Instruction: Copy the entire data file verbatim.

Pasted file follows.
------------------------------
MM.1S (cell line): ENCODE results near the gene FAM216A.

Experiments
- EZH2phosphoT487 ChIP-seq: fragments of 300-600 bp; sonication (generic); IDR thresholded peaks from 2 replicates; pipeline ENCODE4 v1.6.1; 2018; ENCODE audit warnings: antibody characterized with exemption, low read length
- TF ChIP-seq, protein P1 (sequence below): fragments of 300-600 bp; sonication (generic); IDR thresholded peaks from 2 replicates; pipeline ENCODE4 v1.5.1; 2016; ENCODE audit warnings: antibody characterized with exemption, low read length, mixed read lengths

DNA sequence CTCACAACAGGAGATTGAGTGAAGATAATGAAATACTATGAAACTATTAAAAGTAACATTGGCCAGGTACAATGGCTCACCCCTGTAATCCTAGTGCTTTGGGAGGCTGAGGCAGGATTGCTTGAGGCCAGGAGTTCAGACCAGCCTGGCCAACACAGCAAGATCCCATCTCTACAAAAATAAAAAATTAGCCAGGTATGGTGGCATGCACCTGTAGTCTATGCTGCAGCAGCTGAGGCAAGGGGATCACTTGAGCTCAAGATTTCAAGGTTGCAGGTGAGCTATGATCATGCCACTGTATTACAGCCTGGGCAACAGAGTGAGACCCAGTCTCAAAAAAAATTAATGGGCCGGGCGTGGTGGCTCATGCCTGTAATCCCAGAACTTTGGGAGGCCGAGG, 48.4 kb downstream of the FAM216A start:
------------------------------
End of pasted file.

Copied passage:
MM.1S (cell line): ENCODE results near the gene FAM216A.

Experiments
- EZH2phosphoT487 ChIP-seq: fragments of 300-600 bp; sonication (generic); IDR thresholded peaks from 2 replicates; pipeline ENCODE4 v1.6.1; 2018; ENCODE audit warnings: antibody characterized with exemption, low read length
- TF ChIP-seq, protein P1 (sequence below): fragments of 300-600 bp; sonication (generic); IDR thresholded peaks from 2 replicates; pipeline ENCODE4 v1.5.1; 2016; ENCODE audit warnings: antibody characterized with exemption, low read length, mixed read lengths

DNA sequence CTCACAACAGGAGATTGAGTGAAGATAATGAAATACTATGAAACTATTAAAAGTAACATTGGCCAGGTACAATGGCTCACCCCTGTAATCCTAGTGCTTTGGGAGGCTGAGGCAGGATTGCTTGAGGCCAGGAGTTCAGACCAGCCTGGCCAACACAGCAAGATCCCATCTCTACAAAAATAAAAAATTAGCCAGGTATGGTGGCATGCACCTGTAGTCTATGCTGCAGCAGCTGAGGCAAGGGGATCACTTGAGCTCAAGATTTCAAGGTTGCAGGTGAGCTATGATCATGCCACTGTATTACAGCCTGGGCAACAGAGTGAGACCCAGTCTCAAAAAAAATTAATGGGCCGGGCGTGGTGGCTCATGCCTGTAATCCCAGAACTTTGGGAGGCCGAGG, 48.4 kb downstream of the FAM216A start: